China has overthrown Japan as the world’s largest car exporter, another sign of the staggering rise of the country’s auto market.
The country sent more than 3.8 million vehicles overseas in 2023, according to the China Passenger Car Association, a 62% increase from the previous year, while Japanese automakers exported 3.5 million cars during the same time period, customs data shows. Both sets of data exclude figures for second-hand cars.
The surge in demand has largely been fueled by Russia, as Japanese and European automakers fled the country amid the war in Ukraine. But while the overall outlook for Chinese car manufacturers appears optimistic, analysts are already warning they may face a rocky 2024 as fierce competition threatens to wipe out weaker players.
Russia brands Chinese cars as “barely inferior” to alternative manufacturers
Worldwide export bans to Russia have allowed Chinese automakers to meet the country’s gap in demand for cars, particularly for gas-powered vehicles, according to The Wall Street Journal. Moscow has acknowledged the influx of Chinese automakers and is actively promoting them as suitable and more affordable replacements for Japanese and European models. “The quality of Chinese cars is improving,” Russian President Vladamir Putin said in October. Some reviewers, like the Russian newspaper Izvestia, reported that Chinese cars are “barely inferior” to global competitors, but noted several weak spots, including corrosive bodies that can’t withstand the Russian winter, as well as the “chaotic and unpredictable” system of ordering spare parts from China.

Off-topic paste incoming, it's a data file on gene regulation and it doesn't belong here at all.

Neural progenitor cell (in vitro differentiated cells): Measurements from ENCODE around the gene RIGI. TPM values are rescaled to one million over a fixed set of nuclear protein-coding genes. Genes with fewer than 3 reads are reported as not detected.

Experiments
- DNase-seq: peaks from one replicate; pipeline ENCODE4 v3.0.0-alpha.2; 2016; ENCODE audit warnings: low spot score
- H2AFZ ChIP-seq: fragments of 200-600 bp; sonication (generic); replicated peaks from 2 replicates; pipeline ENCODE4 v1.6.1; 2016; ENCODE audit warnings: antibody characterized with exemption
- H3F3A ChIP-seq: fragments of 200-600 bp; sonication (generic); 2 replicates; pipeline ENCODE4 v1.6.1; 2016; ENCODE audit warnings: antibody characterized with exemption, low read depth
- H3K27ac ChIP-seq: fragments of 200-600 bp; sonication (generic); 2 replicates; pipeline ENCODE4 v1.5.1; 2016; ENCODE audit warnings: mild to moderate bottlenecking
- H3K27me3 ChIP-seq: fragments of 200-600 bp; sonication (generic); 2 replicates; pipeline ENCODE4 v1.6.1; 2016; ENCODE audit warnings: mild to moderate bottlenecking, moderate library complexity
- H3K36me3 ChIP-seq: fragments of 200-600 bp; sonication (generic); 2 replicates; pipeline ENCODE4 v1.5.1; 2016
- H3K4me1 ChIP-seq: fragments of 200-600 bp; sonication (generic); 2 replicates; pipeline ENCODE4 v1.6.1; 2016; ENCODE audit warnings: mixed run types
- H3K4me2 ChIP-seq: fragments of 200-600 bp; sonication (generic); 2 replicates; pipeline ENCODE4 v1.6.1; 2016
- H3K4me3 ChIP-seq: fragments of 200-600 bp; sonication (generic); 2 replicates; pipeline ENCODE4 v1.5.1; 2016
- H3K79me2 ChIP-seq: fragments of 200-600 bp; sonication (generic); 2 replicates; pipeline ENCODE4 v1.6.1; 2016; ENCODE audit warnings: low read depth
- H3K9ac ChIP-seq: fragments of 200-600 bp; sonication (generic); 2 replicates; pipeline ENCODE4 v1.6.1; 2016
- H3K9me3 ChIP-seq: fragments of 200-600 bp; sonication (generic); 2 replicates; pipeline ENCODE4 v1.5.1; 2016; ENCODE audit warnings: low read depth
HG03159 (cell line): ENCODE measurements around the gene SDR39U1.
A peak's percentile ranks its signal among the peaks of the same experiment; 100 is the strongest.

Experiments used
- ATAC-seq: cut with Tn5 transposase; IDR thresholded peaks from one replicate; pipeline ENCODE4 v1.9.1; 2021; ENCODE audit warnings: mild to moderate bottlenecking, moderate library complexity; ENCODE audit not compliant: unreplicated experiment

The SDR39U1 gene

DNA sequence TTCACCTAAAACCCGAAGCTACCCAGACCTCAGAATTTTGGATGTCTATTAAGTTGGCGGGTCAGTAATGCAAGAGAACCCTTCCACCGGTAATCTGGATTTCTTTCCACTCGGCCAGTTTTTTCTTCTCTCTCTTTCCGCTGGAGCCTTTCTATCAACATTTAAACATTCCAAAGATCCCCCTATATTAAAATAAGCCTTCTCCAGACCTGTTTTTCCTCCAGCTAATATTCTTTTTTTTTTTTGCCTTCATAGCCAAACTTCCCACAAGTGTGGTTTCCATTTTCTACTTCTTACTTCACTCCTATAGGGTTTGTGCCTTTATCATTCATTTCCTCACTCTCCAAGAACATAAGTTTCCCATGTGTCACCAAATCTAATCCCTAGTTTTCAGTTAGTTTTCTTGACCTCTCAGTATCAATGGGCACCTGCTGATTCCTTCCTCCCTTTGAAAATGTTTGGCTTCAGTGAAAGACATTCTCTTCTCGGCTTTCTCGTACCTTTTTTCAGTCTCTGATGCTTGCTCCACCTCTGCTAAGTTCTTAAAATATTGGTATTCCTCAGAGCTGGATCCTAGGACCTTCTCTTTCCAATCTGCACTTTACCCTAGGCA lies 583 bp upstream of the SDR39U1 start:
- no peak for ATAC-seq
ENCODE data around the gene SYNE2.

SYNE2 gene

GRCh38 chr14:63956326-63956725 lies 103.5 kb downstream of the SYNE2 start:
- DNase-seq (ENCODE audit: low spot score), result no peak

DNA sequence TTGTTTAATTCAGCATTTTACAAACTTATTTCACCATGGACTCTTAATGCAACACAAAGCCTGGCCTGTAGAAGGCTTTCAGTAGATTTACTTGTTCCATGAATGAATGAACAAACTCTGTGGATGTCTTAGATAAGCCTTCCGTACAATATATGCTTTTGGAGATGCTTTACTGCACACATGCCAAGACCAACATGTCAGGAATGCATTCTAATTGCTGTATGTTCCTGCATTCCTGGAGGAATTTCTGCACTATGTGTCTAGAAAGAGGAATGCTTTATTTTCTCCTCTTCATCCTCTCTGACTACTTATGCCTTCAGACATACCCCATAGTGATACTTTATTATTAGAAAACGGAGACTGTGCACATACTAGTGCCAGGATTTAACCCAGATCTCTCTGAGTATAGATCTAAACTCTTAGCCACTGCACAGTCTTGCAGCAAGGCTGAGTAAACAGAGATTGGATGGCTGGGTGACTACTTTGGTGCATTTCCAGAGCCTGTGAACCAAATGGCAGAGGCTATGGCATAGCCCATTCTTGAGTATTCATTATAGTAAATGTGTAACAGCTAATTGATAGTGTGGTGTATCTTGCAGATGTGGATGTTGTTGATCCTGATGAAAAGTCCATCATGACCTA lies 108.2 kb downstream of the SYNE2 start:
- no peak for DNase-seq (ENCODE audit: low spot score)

Chinese automakers fear lower profits due to growing price wars
Vehicle prices in China fell 8.4% in 2023, according to analysts interviewed by the Chinese finance news site Caixin, who predicted domestic sales would slow in 2024 as exports continue to drive gains. A government-initiative to mass produce electric vehicles, as well as a price war triggered by new discounts on Tesla models in China, has led analysts to conclude that 2024 “will decide who are the winners, who are the losers, who will survive and who will die” in China’s automarket, Caxin reported. Experts also told the publication that the export market will likely plateau by next year, as Europe imposes more restrictions on Chinese vehicles and Russian demand cools down. The companies likely to survive — like BYD and Nio — are proactively investing overseas by building factories in Europe, one analyst told Caixin.
Will phone makers become the next big producers of electric vehicles?
Some investors are more interested in what smartphone makers like Huawei and Xiaomi bring to the EV race. Both companies unveiled electric sedans last year meant to compete with Tesla’s software-heavy models. Auto market watchers said the tech giants’ expertise in software gives them an advantage in the Chinese market because consumers’ wants are “not like a decade ago.” Buyers are now more interested in “intelligent” features like autonomous driving and augmented reality. It would not be the first time outside tech giants takeover the car industry: BYD started out as a smartphone battery producer. Analysts said the success or failure of Huawei and Xiaomi could revolutionize the next generation of smart vehicles, and potentially push Apple to finally produce its own much-rumored EV.